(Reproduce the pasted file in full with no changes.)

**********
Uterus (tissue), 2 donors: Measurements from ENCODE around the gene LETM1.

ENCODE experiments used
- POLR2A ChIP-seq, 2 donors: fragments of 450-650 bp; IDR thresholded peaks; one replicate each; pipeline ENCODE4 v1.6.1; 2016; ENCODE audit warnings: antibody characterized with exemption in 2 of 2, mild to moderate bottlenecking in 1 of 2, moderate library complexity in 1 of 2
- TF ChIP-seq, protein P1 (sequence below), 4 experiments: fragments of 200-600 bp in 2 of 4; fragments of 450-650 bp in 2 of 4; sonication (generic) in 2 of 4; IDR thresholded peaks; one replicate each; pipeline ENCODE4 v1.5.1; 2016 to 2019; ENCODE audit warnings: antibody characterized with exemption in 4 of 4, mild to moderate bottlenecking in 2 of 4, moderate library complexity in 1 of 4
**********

Uterus (tissue), 2 donors: Measurements from ENCODE around the gene LETM1.

ENCODE experiments used
- POLR2A ChIP-seq, 2 donors: fragments of 450-650 bp; IDR thresholded peaks; one replicate each; pipeline ENCODE4 v1.6.1; 2016; ENCODE audit warnings: antibody characterized with exemption in 2 of 2, mild to moderate bottlenecking in 1 of 2, moderate library complexity in 1 of 2
- TF ChIP-seq, protein P1 (sequence below), 4 experiments: fragments of 200-600 bp in 2 of 4; fragments of 450-650 bp in 2 of 4; sonication (generic) in 2 of 4; IDR thresholded peaks; one replicate each; pipeline ENCODE4 v1.5.1; 2016 to 2019; ENCODE audit warnings: antibody characterized with exemption in 4 of 4, mild to moderate bottlenecking in 2 of 4, moderate library complexity in 1 of 4